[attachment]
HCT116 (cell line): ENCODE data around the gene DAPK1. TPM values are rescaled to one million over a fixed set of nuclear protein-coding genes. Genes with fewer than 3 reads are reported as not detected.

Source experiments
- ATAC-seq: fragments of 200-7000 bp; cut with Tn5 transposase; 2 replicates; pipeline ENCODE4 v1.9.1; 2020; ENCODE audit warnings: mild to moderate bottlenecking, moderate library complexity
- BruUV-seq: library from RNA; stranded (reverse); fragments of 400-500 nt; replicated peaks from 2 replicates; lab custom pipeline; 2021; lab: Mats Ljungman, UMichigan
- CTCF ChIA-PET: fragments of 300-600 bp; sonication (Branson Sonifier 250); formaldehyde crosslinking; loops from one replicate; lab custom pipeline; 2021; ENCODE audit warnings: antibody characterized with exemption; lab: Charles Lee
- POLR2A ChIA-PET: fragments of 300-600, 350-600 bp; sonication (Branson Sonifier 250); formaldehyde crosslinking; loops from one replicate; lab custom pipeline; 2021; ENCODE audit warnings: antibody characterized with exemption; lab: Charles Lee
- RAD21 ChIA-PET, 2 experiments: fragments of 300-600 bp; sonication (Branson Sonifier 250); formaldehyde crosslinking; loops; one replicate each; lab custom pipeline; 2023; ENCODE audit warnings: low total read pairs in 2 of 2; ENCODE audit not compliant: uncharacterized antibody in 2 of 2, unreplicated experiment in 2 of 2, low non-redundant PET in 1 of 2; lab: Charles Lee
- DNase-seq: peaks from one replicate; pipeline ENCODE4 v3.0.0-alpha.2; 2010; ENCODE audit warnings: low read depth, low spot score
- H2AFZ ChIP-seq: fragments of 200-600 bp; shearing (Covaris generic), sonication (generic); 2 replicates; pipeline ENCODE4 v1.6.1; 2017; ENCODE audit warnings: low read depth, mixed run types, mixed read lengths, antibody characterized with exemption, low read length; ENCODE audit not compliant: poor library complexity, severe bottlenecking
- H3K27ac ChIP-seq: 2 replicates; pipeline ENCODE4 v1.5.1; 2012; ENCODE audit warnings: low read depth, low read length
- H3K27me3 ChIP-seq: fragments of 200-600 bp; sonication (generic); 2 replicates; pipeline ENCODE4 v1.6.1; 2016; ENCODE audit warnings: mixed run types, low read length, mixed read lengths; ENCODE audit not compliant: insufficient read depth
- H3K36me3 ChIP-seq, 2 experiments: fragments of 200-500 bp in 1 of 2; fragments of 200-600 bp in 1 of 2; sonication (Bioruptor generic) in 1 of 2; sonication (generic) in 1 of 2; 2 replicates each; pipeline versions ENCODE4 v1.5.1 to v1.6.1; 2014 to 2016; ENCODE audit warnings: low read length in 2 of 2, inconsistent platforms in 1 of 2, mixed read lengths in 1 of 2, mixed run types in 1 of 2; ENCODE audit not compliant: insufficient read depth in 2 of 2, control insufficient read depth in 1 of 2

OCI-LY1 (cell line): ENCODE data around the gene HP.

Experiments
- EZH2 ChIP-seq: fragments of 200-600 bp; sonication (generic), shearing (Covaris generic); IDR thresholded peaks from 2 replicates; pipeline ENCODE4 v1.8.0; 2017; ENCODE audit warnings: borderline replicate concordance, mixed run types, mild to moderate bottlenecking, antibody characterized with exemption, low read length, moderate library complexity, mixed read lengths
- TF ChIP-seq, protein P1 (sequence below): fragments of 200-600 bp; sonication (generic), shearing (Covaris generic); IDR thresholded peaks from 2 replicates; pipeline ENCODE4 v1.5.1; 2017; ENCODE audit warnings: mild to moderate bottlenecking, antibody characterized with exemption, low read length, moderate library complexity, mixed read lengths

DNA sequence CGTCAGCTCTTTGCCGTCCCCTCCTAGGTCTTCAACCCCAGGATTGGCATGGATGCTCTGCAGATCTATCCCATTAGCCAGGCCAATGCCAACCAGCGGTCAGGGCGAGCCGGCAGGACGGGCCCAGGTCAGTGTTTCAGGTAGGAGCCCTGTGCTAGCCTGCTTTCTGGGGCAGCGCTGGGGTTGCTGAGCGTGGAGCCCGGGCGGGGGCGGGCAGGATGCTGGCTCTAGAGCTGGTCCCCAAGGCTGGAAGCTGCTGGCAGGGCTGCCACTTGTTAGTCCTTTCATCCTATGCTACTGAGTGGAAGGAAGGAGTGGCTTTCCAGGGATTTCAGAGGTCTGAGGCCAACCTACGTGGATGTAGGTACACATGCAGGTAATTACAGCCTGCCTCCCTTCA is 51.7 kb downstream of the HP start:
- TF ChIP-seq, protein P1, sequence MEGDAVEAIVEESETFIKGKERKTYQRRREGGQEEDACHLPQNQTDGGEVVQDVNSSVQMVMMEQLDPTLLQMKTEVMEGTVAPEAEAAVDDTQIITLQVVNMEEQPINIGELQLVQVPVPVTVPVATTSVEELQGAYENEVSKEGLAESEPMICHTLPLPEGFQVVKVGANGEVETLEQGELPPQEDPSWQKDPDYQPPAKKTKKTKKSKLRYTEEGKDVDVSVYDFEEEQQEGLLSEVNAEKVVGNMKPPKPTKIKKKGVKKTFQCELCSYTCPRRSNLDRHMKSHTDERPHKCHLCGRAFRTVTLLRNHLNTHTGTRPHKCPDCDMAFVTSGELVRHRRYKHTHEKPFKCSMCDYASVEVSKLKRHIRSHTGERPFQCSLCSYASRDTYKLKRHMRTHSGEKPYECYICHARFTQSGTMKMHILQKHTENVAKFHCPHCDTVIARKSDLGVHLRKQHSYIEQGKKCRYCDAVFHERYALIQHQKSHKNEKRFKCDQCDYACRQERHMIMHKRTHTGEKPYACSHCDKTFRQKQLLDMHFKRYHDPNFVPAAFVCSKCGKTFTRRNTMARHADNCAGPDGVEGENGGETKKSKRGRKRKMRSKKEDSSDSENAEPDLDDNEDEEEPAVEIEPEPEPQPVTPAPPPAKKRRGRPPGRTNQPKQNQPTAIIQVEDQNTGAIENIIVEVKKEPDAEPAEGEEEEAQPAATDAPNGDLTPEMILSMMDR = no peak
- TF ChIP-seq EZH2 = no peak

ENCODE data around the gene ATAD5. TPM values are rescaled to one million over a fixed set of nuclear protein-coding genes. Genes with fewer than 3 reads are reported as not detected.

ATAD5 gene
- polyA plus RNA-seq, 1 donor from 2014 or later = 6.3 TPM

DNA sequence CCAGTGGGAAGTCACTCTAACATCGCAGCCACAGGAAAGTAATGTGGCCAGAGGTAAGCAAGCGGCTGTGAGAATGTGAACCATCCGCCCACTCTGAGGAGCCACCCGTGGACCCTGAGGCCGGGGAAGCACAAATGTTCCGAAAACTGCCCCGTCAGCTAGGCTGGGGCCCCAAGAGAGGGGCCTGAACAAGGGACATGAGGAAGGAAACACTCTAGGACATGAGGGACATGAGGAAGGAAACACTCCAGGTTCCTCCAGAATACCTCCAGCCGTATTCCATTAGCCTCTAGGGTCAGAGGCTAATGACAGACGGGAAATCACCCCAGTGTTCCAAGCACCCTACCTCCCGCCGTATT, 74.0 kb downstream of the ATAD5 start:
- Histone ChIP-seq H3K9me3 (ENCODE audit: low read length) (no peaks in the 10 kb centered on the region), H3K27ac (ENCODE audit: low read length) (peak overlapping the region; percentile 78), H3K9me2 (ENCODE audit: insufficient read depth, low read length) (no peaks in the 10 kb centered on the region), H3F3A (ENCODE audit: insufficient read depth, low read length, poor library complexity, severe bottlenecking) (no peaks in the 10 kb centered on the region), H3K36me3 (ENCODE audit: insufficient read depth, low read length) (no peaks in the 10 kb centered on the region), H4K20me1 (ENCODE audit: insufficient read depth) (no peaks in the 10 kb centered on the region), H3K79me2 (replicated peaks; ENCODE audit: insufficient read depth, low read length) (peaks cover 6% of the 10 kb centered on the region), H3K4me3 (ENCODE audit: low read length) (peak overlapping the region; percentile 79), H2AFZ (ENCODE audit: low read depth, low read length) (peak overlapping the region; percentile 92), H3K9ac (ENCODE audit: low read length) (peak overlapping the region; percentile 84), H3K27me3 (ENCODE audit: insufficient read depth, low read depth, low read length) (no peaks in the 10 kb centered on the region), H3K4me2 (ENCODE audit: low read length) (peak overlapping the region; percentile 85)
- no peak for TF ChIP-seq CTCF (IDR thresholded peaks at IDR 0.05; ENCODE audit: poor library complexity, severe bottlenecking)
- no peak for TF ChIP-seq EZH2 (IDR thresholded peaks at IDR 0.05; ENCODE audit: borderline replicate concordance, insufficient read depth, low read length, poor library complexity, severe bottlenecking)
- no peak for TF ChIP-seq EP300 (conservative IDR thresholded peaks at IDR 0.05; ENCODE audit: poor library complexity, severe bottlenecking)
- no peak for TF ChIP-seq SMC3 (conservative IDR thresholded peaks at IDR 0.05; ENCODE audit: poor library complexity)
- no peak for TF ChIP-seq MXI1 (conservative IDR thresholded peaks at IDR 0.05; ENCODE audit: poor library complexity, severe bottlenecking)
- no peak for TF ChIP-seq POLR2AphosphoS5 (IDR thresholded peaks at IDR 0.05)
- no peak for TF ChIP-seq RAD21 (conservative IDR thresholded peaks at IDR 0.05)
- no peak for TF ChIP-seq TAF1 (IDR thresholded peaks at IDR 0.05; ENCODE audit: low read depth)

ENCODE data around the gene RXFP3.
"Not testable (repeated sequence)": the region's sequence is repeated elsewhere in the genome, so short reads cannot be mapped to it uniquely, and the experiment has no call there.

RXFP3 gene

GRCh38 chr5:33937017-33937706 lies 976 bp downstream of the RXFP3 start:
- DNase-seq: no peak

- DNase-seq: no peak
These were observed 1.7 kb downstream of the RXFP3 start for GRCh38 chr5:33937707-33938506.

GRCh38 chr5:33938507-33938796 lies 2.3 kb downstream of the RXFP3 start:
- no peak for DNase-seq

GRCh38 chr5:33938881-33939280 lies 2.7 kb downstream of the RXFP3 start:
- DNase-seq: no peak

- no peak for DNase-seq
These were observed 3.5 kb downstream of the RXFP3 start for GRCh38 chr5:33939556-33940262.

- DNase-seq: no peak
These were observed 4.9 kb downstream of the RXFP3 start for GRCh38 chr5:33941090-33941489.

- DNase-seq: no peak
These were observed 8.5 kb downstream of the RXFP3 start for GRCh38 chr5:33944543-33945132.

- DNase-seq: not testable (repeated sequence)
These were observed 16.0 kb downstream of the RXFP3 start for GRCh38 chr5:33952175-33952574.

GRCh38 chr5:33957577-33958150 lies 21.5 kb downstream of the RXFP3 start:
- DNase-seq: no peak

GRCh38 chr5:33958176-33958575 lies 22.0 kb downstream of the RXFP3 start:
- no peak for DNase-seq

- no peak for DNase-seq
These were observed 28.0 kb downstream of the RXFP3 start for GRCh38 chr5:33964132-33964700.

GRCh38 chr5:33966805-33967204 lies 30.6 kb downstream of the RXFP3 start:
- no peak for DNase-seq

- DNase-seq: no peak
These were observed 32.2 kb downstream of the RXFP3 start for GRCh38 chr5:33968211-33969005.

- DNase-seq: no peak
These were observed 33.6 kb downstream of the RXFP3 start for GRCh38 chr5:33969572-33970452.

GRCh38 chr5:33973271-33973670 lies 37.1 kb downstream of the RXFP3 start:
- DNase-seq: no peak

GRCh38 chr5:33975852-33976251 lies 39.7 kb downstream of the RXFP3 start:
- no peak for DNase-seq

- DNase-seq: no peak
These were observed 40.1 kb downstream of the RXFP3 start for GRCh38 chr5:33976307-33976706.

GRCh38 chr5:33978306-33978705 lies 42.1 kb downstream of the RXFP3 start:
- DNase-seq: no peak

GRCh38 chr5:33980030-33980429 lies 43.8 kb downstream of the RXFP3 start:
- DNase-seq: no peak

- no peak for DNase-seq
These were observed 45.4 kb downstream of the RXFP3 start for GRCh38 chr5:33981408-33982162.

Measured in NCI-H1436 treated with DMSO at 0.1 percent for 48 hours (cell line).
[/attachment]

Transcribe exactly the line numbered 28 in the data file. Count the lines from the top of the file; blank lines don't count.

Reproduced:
- no peak for TF ChIP-seq SMC3 (conservative IDR thresholded peaks at IDR 0.05; ENCODE audit: poor library complexity)